Thou Shalt not murder. — Exodus 20:13 (The Sixth Commandment)
Thanks, Roanoke Times, for running two pieces on August 13, 2020 exposing the Virginia Parole Board scandal involving their reckless release of violent criminals. One was an editorial: “Why aren’t Democrats doing anything about the parole board report?” The other was an opinion by State Sen. Mark Obenshain (R-Harrisonburg): “A parole board run amok.” (When it comes to covering Democrat politicians, the Roanoke Times is usually less watchdog and more lapdog, so their publishing both stories on the same day is itself newsworthy.)
First, the “big picture” about the Virginia parole board’s scandal: last May, reports revealed the board had opened the floodgates. In a mere 30 days it granted parole to 95 violent felons, including 35 convicted murderers–a shocking 735% increase over the release rate of 2019!
Tragically, we are seeing wholesale jail releases across much of the country lately. If the reason is the virus, then why not have the inmates stay in jail and wear masks to stay safe? The rest of us Virginians are supposed to. On the other hand, if masks do not work in prisons, why insist they do work at Walmart and church and everywhere else?
Back to the parole scandal: Much of the firestorm centers on one case, the recent release of Vincent Martin. Here is some context of the alleged crime: In the early morning hours of November 13, 1979, Martin and three others robbed at gunpoint a 7-11 in Richmond.
A 23-year-old Richmond City police officer, Michael Patrick Connors, saw the getaway car driving the wrong way down a one-way street. Unaware of the robbery committed a few minutes earlier or that the car held four previously-convicted felons, Officer Connors was just doing his job and pulled them over thinking it would be a routine traffic stop.
Martin–also 23 at the time–shot Officer Connors five times point-blank in the face, head, and neck. To add to the tragedy, on that fateful day when he executed Officer Connors in cold-blood, Martin was on parole, having been released just three months earlier for two robberies he committed in 1972 and an attempted murder in 1971.
A couple of questions:
How do we know it was really Martin who pulled the trigger?
After 40 years, shouldn’t we believe in redemption?
As the Roanoke Times clearly points out, the main issue is not Martin’s release itself, but how it was done. In a nutshell, Virginia Inspector General (IG) Michael Westfall reports that the parole board broke its own rules and laws governing the potential parole of inmates.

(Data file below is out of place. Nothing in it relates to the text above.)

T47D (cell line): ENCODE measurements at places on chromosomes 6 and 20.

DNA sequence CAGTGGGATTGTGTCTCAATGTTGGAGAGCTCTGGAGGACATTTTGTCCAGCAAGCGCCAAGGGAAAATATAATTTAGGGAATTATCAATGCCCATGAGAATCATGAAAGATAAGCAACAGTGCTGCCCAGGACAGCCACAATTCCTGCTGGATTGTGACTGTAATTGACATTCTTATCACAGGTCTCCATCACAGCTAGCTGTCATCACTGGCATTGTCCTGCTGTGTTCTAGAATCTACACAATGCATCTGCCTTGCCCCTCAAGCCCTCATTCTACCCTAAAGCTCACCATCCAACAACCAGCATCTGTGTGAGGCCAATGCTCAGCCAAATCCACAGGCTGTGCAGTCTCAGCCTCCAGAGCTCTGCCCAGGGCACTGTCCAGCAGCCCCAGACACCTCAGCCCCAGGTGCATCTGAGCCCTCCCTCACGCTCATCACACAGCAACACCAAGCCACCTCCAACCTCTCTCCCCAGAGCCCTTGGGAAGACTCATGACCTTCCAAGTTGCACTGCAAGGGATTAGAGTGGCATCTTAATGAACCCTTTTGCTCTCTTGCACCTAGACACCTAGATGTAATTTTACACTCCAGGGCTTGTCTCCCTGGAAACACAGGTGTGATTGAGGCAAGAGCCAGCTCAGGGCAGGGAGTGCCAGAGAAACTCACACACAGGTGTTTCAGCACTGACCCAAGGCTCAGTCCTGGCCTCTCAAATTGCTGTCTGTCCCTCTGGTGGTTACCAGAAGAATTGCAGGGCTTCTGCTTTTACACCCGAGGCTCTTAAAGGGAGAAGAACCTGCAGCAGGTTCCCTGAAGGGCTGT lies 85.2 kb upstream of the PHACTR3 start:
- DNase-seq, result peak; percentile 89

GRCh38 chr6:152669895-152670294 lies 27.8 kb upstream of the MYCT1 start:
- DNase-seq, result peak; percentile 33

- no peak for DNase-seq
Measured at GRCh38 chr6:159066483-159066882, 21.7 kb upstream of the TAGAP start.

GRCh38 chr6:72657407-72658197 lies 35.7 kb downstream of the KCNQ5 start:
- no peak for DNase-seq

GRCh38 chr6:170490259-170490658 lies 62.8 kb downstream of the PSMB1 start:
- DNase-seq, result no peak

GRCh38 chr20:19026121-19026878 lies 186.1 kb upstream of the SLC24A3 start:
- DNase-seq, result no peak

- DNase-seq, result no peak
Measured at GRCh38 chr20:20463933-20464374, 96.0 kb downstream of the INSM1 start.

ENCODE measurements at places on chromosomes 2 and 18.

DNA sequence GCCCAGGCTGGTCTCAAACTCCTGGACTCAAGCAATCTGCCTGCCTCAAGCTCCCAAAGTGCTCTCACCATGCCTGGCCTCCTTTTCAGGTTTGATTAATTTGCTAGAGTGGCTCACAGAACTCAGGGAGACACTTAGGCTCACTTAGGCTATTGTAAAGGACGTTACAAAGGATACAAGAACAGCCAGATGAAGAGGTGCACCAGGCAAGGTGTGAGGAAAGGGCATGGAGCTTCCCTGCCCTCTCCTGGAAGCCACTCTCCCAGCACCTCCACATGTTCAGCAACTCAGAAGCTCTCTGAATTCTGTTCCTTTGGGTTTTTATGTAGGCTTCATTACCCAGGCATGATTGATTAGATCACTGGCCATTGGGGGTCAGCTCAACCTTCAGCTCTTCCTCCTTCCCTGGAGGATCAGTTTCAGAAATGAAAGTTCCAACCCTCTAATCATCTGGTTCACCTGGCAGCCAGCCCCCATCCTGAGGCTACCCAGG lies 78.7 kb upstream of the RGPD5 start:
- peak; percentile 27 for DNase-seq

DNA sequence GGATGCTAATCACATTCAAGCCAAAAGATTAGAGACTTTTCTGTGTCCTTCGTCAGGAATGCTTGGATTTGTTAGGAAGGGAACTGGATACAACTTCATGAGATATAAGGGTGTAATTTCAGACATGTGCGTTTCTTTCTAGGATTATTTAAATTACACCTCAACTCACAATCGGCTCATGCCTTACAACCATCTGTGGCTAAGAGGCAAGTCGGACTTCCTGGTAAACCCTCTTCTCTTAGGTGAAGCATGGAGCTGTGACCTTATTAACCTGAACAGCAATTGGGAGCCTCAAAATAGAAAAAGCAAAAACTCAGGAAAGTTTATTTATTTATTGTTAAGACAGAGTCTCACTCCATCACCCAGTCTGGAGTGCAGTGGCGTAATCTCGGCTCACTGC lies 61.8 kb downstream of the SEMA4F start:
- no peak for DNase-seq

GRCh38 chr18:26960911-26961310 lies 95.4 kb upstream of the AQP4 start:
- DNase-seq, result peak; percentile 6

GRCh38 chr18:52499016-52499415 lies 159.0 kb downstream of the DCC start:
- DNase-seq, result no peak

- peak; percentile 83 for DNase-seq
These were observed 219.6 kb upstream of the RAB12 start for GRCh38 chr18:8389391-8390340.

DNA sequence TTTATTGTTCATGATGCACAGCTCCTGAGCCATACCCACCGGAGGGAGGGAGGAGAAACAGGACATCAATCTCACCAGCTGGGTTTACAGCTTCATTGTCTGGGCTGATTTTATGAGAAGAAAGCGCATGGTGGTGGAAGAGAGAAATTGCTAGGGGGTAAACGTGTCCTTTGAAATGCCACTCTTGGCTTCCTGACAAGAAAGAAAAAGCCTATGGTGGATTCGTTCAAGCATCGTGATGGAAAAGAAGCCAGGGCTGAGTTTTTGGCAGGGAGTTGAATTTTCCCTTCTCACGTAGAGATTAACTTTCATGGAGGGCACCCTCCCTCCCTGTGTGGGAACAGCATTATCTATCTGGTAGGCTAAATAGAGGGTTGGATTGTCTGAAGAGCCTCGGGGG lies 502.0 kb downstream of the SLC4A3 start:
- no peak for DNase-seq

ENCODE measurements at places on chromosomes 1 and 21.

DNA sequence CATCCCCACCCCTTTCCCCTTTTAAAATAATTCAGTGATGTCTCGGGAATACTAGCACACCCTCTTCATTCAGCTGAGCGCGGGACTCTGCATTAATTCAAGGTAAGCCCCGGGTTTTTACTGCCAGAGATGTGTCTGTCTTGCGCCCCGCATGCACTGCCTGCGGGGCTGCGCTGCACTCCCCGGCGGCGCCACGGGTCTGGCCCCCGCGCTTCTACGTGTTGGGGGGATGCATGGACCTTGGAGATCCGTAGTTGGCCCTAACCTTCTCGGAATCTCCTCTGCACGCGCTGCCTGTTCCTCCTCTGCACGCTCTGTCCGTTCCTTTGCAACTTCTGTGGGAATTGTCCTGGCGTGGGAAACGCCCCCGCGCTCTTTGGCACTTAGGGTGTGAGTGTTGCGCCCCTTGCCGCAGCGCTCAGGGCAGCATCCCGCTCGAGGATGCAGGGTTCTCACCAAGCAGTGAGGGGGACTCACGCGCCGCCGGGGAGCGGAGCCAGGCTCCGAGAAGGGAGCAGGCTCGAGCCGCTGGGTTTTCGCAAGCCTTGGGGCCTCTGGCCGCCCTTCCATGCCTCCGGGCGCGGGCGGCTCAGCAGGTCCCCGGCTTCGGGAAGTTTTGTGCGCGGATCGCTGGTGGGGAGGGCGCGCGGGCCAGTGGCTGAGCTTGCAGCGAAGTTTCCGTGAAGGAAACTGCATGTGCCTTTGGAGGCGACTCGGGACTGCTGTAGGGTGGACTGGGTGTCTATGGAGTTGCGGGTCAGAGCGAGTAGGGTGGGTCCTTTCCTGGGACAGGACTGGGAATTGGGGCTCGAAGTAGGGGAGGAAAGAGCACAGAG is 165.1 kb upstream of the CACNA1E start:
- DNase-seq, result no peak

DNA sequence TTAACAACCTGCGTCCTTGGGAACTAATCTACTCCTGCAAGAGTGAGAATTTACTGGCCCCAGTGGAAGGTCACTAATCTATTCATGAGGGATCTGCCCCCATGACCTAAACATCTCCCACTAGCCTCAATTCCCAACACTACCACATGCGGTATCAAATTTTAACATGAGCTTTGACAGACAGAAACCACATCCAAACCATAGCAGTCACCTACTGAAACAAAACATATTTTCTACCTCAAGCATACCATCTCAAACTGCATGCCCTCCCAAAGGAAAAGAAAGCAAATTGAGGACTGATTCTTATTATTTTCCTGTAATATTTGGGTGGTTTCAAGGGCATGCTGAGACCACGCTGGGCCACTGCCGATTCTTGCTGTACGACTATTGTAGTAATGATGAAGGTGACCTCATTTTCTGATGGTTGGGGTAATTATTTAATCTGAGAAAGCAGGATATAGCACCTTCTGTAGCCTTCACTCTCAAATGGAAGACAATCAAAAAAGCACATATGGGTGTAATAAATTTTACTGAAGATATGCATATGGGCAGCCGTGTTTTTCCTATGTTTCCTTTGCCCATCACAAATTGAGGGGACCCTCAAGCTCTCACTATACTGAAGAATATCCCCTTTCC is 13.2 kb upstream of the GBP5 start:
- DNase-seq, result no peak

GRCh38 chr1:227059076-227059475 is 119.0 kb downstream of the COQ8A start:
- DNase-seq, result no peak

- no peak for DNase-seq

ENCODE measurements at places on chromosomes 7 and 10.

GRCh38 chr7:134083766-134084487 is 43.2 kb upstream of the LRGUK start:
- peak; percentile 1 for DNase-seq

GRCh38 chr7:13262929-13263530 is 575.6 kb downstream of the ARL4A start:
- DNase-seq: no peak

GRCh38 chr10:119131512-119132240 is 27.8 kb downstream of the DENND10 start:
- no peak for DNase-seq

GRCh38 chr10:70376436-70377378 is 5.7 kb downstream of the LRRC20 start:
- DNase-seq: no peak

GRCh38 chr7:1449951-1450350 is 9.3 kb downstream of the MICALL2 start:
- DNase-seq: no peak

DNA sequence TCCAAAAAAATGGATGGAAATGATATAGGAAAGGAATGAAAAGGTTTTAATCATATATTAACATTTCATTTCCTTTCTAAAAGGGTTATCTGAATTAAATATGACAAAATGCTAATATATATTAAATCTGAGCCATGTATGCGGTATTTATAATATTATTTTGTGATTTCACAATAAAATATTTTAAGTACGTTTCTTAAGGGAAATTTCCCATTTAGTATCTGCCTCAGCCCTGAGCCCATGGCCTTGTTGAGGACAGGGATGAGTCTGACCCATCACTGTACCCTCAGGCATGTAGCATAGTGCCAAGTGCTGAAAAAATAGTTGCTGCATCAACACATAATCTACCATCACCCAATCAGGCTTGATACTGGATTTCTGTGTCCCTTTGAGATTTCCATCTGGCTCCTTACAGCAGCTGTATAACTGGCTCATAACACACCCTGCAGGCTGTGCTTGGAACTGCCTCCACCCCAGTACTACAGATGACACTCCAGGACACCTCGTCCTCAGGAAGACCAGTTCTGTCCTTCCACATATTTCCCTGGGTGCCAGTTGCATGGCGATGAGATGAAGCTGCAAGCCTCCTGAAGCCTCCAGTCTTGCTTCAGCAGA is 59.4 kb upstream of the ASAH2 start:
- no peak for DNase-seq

For one, they did not notify the Richmond Commonwealth’s Attorney about the pending release. For another, and far more outrageous, the board did not notify the victim’s family, and when the relatives later asked to meet with the parole board, their chair Adrianne Bennett (who was being paid $127,485 per year for the job) refused, citing “Covid 19” as her excuse, even though parole board policies were not updated or changed to reflect the pandemic.
If Bennett is smart enough to bag $127,485 a year, isn’t she smart enough to work Zoom?
The IG report shows the board–outrageously–did not keep minutes of its meetings either. For her arrogant law-breaking and deception, what happened to Ms. Bennett? In March of this year, as a part of their blitzkrieg against all that is good and decent in our Commonwealth, the Democrat-controlled General Assembly voted to reward her with a six-year term as a judge in Virginia Beach.
As details of these outrages have been trickling into the news, Virginia’s disgraced governor, Ralph Northam (D)–who after 18 months is still refusing to resign over his own racist photo scandal–has done nothing to clean up the mess surrounding his out-of-control parole board. When pressed for the six-page IG report about Martin’s release, Northam released the document almost entirely blacked out. So much for “government transparency.”
The Roanoke Times calls this scandal “a mystery.” Actually, it is not. The elite Democrats’ disrespect and disdain for law enforcement has tragically been on full display across much of the nation these past few months, and the mounting death counts and burned-out cities are proof of it.
If there is a mystery, it is the Roanoke Times’ tone. While I am thankful they published these two crucial pieces, note the editorial’s title: “Why aren’t Democrats doing anything about the parole board report?”
Line 5 contains this nugget: “Why are Virginia Democrats handing Republicans an easy issue with the parole board scandal?” It seems the editor is more torqued up about how this story might influence future elections than about the 40-year injustice to the Connors family or how this flood of reckless releases might endanger Virginians today.
Maybe this is why the Democrats in Richmond voted to decriminalize marijuana this year: they figure if more and more Virginians stay high and stoned, we won’t be aware of how our politicians are putting us in danger and running our once-great state into the ground.